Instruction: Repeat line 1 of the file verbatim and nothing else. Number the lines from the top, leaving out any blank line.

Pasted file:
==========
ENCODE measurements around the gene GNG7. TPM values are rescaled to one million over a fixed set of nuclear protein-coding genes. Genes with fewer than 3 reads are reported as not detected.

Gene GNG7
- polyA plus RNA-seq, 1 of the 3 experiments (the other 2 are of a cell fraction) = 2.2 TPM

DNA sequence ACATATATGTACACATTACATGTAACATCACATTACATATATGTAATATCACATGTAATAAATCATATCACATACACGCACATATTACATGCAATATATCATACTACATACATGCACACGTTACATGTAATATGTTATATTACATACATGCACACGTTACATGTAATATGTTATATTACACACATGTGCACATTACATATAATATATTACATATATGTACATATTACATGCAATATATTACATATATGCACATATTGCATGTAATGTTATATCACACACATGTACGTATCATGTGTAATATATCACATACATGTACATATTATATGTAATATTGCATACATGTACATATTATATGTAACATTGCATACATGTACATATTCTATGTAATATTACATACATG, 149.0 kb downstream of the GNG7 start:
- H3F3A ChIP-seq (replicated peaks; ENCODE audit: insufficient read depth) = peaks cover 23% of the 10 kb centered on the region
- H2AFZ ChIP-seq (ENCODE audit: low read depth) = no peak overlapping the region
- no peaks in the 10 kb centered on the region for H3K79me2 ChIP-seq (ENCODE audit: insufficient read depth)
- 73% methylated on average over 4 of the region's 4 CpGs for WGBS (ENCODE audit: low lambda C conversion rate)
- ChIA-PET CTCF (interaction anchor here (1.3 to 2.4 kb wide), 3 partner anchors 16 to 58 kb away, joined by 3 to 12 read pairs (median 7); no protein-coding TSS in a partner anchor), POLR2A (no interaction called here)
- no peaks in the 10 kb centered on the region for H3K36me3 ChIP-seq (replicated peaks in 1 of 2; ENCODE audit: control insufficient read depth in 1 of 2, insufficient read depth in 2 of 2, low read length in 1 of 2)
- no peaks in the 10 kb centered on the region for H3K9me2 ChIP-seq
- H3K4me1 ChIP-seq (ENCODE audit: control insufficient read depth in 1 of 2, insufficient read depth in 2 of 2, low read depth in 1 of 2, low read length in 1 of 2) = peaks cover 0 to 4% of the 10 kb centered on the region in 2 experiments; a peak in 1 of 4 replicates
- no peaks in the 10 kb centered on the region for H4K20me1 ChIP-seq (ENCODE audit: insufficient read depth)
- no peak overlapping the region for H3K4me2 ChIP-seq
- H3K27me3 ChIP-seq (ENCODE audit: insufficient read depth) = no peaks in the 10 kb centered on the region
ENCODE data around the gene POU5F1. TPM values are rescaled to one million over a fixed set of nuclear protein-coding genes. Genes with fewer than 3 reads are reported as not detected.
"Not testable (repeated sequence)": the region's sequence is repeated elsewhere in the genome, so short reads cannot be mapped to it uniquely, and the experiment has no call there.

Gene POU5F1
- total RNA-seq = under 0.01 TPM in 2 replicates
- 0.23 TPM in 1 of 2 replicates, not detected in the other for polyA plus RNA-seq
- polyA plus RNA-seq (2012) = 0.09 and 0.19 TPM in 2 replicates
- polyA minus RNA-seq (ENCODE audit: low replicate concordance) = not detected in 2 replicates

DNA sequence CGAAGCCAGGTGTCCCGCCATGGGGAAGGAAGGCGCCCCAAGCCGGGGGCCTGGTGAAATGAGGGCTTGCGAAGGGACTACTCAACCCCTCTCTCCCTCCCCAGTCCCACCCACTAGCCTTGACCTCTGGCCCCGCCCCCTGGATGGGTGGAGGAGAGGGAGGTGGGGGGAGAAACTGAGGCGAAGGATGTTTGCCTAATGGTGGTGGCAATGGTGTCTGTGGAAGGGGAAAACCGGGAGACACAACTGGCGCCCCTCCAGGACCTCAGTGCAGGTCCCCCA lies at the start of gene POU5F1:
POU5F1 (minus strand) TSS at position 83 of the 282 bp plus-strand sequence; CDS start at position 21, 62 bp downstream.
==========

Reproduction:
ENCODE measurements around the gene GNG7. TPM values are rescaled to one million over a fixed set of nuclear protein-coding genes. Genes with fewer than 3 reads are reported as not detected.